Barry Evans (actor)
Barry Evans as 'Jamie McGregor' in Here We Go Round the Mulberry Bush (1967)
|Born||Barry Joseph Evans
18 June 1943
|Died||9 February 1997
Claybrooke Magna, Leicestershire, England
|Years active||1964 - 1993|
Barry Joseph Evans (18 June 1943 – 9 February 1997) was an English actor and television performer best known for his appearances in British sitcoms such as Doctor in the House and Mind Your Language.
Born in Guildford, Surrey, and abandoned as a baby, Evans was educated at the orphanage boarding schools run by the Shaftesbury Homes, first at Fortescue House School in Twickenham and then at Bisley Boys' School in Bisley, Surrey. His acting ability was recognised at an early age and he often played the leading roles in school plays. Evans attended the Italia Conti Academy and later won a John Gielgud Scholarship to study at the Central School of Speech and Drama.
One of Evans' first television credits was in the soap opera Crossroads in 1964. He subsequently played the lead role in the film Here We Go Round the Mulberry Bush (1967), where he was cast as a sex-starved boy who finds it difficult to lose his virginity.
His first major television role was in the sitcom Doctor in the House (1969–70), based on Richard Gordon's series of novels, which had already been turned into a feature film series. Evans starred as the earnest but gullible Michael Upton. Following the show's success, he starred in the sequel to the series, Doctor at Large (1971). Evans enjoyed working with his fellow actors and later described these as the best years of his life.
Evans starred as Jeremy Brown in the ITV sitcom Mind Your Language (1977–79), which was a humorous look at an evening class tutor attempting to teach immigrants English. Most of the characters were foreign stereotypes; it was immensely popular, both in the UK and internationally, and especially in the countries the actors portrayed. The series was written by TV scriptwriter Vince Powell, and was adapted for American TV as What a Country! in 1986. In the same year it was briefly revived for a further 13 episodes.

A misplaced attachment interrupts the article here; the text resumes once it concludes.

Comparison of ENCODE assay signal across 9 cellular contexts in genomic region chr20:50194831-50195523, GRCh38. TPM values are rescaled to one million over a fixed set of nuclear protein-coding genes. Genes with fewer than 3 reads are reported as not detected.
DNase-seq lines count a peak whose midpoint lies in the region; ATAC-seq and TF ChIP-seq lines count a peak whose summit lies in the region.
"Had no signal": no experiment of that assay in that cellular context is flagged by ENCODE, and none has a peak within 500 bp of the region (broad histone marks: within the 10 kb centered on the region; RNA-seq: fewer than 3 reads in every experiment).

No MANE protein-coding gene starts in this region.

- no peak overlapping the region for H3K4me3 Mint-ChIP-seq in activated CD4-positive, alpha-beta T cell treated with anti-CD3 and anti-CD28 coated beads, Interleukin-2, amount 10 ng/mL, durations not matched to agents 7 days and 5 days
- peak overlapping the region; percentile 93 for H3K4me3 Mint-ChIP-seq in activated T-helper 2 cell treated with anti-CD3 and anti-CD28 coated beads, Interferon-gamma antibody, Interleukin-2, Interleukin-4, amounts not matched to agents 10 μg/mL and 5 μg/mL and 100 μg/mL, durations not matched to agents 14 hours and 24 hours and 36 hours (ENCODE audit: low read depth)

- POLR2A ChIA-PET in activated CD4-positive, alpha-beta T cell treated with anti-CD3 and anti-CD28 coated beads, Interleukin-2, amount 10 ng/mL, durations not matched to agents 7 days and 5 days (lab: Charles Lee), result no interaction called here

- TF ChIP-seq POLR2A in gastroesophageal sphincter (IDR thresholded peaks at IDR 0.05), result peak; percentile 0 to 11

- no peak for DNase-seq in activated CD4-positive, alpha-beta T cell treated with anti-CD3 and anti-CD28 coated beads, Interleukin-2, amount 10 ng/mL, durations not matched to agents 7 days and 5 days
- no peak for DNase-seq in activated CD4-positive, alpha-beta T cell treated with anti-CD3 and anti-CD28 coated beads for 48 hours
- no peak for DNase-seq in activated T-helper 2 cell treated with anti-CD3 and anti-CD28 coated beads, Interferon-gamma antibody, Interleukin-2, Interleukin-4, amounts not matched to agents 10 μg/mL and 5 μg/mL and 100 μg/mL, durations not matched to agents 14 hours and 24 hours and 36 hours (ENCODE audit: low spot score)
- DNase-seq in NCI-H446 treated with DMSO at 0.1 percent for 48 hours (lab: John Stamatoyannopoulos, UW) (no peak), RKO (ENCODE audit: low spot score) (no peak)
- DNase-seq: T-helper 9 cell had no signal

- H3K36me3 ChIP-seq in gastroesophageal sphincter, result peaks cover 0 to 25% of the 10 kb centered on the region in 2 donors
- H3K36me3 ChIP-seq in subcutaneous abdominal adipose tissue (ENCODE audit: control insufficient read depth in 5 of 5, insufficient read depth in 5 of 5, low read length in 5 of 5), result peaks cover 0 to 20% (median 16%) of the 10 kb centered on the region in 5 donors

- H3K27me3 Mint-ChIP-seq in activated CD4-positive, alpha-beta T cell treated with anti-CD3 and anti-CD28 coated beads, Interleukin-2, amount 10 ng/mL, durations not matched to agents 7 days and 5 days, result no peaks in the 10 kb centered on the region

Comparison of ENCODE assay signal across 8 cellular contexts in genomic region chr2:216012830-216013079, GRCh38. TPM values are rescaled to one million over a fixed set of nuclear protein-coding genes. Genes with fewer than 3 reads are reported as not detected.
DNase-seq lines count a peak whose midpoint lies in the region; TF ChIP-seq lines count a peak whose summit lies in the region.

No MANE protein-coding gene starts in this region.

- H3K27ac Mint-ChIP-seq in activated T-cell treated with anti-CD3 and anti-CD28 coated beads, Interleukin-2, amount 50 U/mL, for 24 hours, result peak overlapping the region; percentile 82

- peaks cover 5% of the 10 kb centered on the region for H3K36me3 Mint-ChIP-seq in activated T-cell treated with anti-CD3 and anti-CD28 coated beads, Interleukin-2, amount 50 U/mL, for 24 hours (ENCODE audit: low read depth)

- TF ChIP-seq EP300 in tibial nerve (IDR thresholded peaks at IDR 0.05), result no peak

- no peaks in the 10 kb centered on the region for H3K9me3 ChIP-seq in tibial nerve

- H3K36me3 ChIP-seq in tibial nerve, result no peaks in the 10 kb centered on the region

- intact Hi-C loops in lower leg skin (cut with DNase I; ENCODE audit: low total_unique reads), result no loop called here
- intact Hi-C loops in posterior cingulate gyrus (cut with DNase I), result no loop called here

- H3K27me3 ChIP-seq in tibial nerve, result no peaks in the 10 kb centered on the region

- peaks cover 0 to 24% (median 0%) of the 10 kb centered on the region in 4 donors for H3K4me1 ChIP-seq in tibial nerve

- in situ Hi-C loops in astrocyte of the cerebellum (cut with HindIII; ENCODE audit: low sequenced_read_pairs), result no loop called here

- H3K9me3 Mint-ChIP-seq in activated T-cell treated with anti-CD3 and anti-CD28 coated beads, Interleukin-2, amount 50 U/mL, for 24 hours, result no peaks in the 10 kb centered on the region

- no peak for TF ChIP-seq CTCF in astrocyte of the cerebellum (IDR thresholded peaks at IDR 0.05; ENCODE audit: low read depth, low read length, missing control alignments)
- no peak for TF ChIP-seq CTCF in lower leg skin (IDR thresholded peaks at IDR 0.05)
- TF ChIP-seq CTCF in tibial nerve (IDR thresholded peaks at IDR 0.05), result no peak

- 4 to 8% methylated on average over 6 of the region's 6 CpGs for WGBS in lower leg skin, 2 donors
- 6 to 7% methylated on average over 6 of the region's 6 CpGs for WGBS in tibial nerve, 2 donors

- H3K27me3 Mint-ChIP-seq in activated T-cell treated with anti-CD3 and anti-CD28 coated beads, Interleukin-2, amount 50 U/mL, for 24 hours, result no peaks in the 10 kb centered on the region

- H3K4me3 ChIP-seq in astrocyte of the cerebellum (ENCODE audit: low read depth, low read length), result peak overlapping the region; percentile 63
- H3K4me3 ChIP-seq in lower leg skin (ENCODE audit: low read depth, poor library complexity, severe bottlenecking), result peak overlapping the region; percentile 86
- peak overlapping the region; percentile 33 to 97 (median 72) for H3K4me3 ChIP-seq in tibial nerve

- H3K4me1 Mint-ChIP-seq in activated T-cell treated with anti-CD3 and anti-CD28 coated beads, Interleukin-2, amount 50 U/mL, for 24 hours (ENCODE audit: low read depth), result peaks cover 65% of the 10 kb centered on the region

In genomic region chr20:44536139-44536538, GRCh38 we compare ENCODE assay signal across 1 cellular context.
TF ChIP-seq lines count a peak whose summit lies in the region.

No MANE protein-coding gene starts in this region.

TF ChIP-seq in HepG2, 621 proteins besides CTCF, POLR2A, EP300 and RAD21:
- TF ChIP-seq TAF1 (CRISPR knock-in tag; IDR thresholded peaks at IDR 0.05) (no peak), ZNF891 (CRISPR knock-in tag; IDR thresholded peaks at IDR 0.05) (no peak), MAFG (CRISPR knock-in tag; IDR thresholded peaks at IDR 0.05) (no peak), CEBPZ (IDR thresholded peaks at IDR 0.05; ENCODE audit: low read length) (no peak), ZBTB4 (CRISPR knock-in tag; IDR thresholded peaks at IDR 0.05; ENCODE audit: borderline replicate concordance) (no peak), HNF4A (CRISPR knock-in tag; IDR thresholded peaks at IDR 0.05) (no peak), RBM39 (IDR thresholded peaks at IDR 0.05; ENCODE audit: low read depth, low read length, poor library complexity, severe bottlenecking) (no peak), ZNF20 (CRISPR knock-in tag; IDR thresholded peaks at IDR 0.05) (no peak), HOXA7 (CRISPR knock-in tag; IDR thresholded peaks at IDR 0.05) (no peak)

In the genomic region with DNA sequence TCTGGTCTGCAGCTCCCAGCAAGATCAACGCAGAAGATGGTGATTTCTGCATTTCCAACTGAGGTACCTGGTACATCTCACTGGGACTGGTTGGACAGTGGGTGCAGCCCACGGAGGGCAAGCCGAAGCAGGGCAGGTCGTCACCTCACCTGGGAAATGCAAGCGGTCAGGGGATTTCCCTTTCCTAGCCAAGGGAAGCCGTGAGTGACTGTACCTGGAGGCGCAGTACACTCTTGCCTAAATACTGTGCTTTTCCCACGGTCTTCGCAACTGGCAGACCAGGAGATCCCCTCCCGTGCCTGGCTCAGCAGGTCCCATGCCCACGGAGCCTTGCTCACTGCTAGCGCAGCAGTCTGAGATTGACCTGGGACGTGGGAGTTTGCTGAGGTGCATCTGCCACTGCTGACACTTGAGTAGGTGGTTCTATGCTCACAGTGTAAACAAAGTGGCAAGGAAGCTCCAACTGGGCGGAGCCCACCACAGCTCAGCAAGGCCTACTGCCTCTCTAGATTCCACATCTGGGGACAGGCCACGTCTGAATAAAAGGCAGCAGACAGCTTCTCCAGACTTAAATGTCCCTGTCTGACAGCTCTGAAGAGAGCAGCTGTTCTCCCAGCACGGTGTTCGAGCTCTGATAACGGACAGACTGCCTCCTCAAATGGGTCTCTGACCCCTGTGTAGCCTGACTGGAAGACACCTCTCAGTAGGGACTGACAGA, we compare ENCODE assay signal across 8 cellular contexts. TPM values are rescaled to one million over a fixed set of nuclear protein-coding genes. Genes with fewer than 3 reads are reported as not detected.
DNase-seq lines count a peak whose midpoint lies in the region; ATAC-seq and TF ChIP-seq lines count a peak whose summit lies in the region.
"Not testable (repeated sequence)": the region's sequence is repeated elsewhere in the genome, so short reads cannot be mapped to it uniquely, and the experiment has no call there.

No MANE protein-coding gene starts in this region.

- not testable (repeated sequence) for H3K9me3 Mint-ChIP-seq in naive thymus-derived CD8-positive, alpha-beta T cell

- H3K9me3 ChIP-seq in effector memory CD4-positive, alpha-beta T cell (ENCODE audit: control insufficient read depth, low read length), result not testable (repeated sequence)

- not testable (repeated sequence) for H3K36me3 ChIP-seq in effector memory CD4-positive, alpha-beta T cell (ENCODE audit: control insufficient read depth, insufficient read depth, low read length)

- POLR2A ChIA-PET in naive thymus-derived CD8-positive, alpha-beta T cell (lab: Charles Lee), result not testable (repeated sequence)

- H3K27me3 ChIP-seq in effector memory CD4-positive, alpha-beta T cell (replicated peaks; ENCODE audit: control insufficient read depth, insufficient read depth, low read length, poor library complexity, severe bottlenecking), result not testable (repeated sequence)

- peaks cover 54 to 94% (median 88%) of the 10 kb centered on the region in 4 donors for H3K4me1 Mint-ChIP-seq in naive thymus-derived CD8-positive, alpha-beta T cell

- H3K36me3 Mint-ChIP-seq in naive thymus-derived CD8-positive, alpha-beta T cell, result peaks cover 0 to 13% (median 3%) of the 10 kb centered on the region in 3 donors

Later career and death
By the late 1980s, his youthful image was working against him, and he found it difficult to obtain mature acting roles in line with his age. His last role was as Bazzard in the film adaptation of The Mystery of Edwin Drood in 1993. By the late 1990s, he was a minicab driver in Leicestershire, where in 1997 he was found dead aged 53 in his bungalow. The police discovered the actor's body after going to his house to tell him they had recovered his stolen car. The cause of his death has never been confirmed. The Coroner found a blow to Evans' head and an 18-year-old man was arrested but later released without charge. The Coroner also found high levels of alcohol in his system which suggested suicide or accidental death. An open verdict was eventually given.
|1967||Much Ado About Nothing||Coffee boy|
|1967||The Baron||Hotel porter (uncredited)|
|1969||Journey to the Unknown||Jimmy Rintoul|
|1969–1971||Doctor in the House
Doctor at Large
|Dr Michael Upton|
|1971||Journey to Murder||Jimmy Rintoul|
|1972||Late Night Theatre||Joe|
|Mind Your Language||Mr Jeremy Brown|
|1978||Crown Court||Barry Sellars|
|1982||Legacy of Murder||Robin Bright|
|1967||The White Bus||Boy|
|1967||Here We Go Round the Mulberry Bush||Jamie McGregor|
|1969||Alfred the Great||Ingild|
|1971||Die Screaming, Marianne||Eli Frome|
|1976||Adventures of a Taxi Driver||Joe North|
|1976||Under the Doctor||Doctor Boyd, Psychiatrist/
Mr Johnson/Lt Cranshaw/Colin Foster
|1993||The Mystery of Edwin Drood||Bazzard|
- Hayward, Anthony (13 February 1997). "Obituary: Barry Evans". The Independent (London, UK). Retrieved 6 January 2011.
- Hayward, Anthony (13 February 1997). "Obituary: Barry Evans". The Independent. Retrieved 8 July 2015.
- Bennetto, Jason (12 February 1997). "Police investigate `suspicious' death of sitcom actor". The Independent (London, UK: Independent Print Limited). Retrieved 25 December 2010.
- Upton, Julian (2004). Fallen Stars: Tragic Lives and Lost Careers. London, UK: Headpress. p. 89. ISBN 1-900486-38-5.